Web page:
Friday, 15 October 2010

Greed Is Still Good

If you don't want to know the ending to the film Money Never Sleeps, stop reading now.

For the rest, I have to say I'm troubled by whether audiences believe the ending to this movie is a positive "Hollywood" resolution, instead of the grimly ironic testament to persistent greed that it actually is.

To cut the story short, Gordon Gecko, immortalised by the line " good", leaves jail after doing time for crimes committed during Wall Street, only to trick his 'leftist' daughter and her naïve fiancé into returning $100 million of the ill-gotten gains Gordon had salted away in his daughter's name. She'd been going to give it to charity, but her fiancé convinced her to invest it via him and Gordon in a 'clean-tech' alternative energy company (the nature of whose connection with the fiancé is never satisfactorily explained). Gordon somehow diverts the cash, ruining their plans and their relationship in one hit. As a result, he's told he'll never see his grandson-to-be, which seems to be the only thing in the world that really bothers Gordon. In the final scene, however, Gordon is redeemed in the eyes of his daughter and her fiancé - and heals the emotional rift between them - by dropping by to announce that he's deposited a freshly laundered $100 million in the bank account of said energy company. Gordon can now spare the cash, he happily explains, because he's just made another fortune shorting the markets and managed to skim a little cream for himself via the Cayman Islands. Cue the wedding and dancing.

I guess one can't blame a daughter for wanting her dear old dad to be around her child, even if he is only anxious to teach the kid the equivalent of safe-cracking. But I was struck by the fact that she's also billed as a 'leftist' and that she and her fiancé share a passion for 'clean-tech' alternative energy. And I reckon the example of their easy forgiveness in the film might be a sign that audiences think that the Bernie Madoffs of this world - indeed our financial institutions - can redeem themselves simply by investing their ill-gotten gains in 'worthy causes' - or by repaying their bailout money - rather than by behaving ethically.

Or, in other words, that greed is still good.

This is chilling enough when you consider that such a view would endorse the illegality, or at least the immorality, of the mortgage brokers and bankers who gleefully shoveled the likes of NINJA loans into the bond markets and even simultaneously shorted the resulting bonds - all at the taxpayers' expense. But it's especially chilling given the recent sober reminder from Hank Paulson, formerly both Chairman/CEO of Goldman Sachs and US Treasury Secretary at the start of the financial meltdown (somewhat simultaneously, some seem to be suggesting):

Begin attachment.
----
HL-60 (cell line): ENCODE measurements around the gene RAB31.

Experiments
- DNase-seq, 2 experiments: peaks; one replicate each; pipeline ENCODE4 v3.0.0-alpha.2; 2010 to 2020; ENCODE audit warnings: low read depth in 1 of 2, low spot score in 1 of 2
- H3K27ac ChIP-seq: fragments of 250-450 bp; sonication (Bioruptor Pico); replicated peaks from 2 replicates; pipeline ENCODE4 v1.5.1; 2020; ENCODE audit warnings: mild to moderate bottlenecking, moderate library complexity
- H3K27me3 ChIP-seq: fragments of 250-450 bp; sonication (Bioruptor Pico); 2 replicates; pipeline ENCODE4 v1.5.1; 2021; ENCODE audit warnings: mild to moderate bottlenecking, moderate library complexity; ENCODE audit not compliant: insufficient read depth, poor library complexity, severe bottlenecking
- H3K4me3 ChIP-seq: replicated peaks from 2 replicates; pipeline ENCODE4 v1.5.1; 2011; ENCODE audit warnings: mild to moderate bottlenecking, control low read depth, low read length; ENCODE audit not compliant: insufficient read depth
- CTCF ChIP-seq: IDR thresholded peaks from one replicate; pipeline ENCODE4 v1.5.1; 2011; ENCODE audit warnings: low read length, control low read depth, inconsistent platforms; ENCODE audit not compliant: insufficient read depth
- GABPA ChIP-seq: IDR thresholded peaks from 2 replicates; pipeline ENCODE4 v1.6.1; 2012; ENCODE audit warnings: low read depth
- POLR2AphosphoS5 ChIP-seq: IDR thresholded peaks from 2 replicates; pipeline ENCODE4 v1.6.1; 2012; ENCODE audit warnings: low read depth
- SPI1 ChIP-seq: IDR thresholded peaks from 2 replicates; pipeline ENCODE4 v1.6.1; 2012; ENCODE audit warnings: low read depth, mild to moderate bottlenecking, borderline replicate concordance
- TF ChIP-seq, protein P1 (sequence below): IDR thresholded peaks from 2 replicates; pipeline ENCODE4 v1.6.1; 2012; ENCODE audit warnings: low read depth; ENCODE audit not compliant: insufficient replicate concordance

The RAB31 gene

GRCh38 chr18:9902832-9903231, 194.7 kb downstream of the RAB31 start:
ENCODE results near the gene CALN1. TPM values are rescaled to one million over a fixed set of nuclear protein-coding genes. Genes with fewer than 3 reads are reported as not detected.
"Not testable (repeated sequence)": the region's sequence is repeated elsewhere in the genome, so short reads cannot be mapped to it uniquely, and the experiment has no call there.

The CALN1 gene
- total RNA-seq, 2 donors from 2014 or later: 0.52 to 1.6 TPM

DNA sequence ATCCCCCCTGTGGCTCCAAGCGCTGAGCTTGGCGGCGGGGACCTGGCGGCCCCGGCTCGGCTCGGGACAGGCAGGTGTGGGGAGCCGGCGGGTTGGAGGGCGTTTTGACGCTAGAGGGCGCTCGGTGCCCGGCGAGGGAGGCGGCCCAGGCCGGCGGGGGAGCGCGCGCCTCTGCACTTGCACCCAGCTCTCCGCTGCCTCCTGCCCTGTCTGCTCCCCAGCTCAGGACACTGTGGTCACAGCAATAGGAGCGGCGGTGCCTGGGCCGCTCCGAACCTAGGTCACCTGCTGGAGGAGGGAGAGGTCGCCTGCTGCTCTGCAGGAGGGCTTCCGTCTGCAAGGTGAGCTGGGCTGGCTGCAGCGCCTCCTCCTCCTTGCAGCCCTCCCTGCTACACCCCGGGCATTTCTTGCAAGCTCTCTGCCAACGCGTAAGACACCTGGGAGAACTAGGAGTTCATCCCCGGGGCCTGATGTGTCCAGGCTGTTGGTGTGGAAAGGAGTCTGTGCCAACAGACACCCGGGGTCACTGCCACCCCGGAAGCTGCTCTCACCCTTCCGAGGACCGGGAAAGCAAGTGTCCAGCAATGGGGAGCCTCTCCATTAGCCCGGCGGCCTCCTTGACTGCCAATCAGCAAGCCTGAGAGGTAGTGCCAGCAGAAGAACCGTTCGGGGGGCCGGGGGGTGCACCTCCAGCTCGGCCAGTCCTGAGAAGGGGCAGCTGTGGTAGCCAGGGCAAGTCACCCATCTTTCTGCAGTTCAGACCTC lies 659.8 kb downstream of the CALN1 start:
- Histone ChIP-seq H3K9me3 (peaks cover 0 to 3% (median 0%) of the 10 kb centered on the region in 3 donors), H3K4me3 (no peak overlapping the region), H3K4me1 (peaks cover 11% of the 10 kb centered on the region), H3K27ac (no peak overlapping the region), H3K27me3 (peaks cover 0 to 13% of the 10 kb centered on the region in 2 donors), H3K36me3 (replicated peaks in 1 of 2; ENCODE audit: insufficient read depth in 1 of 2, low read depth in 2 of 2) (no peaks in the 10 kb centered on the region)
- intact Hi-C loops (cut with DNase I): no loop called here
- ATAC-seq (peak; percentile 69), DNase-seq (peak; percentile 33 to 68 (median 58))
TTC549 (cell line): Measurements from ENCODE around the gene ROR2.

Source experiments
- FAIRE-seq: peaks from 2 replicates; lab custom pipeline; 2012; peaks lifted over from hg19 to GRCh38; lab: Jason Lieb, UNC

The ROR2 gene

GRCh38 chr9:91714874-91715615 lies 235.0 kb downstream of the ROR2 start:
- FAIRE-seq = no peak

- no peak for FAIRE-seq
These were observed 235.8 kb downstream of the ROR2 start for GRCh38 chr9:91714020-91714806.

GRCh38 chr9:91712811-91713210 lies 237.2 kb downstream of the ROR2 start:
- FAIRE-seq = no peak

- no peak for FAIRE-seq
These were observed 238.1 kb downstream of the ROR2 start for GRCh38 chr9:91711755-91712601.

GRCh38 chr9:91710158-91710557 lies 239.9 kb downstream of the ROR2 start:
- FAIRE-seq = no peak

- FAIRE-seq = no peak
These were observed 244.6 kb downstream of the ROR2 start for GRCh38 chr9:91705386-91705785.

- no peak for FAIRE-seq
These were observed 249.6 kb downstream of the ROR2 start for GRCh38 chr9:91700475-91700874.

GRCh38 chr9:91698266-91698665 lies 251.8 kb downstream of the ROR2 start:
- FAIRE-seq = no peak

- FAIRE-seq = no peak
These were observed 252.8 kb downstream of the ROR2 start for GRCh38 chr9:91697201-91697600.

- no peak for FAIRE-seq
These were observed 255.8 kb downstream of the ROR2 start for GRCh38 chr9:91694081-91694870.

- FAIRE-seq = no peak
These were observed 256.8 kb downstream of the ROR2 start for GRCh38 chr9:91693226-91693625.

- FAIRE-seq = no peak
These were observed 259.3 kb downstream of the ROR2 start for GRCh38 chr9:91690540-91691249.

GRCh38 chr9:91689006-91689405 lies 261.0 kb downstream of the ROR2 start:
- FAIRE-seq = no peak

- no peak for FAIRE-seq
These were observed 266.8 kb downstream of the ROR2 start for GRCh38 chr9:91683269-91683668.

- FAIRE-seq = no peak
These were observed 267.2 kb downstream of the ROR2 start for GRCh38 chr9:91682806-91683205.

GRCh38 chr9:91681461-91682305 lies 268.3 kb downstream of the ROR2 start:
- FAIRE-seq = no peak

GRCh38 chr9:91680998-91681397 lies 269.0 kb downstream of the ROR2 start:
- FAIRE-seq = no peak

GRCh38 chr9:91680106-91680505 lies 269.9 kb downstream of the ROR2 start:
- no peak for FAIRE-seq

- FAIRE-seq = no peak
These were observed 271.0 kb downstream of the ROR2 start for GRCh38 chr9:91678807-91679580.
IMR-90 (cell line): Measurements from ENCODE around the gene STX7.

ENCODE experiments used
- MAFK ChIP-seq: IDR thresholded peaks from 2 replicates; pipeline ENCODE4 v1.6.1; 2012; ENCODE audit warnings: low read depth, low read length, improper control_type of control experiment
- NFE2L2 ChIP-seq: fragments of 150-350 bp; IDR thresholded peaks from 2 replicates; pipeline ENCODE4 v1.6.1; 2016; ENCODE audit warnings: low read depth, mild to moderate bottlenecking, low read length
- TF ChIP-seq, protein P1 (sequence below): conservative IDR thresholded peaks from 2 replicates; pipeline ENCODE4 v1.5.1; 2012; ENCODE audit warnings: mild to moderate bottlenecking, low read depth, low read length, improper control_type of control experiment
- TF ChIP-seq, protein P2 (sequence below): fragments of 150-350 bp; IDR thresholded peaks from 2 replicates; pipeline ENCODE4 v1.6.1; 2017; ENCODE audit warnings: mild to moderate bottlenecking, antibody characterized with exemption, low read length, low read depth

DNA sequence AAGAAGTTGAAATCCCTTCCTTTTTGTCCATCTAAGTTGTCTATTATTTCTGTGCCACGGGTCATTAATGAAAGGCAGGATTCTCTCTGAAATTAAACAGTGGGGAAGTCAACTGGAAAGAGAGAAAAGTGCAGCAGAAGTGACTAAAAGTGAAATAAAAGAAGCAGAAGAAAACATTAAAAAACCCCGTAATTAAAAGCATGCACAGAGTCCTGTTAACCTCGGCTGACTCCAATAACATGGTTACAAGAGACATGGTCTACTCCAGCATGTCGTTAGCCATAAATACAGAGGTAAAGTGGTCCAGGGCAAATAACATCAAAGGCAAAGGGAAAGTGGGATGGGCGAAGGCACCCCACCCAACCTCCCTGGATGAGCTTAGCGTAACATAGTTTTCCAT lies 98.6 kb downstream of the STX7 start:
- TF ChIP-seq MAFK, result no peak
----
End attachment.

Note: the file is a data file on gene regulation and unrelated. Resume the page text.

"Speaking close to the two-year anniversary of Lehman Brothers' collapse, Mr Paulson said that while he welcomed much of the new financial regulation, it would not be enough to prevent another crisis. "We have to assume that regulation won't be perfect. We'll have another financial crisis sometime in the next 10 years because we always do.""
Timely, too, that UBS, the global investment bank, should announce today that it won't be pursuing the former senior managers who appear to have put in place “ generate revenues without taking appropriate consideration of the risks [that]...facilitated losses” because any such court action would be “more than uncertain”, expensive and “lead to negative international publicity and thus hamper UBS’s efforts to restore its good name in the markets” [my emphasis]. What's that a 'good name' for, exactly? And what sort of message does that meek surrender send to the current management, clients and other stakeholders?

Why, that greed is still good, of course.

Paulson, perhaps ironically, is right. No amount of regulation will change this cultural belief. It's a crisis of leadership, yes, but only because we get the leadership we deserve. Cultural change is something that must evolve bottom-up.

And that's what troubles me about the forgiveness, wedding and dancing at the end of Money Never Sleeps. If Hollywood had been confident that our values had changed, the only thing that would have united the young lovers would have been a strenuous and simultaneous citizens' arrest.
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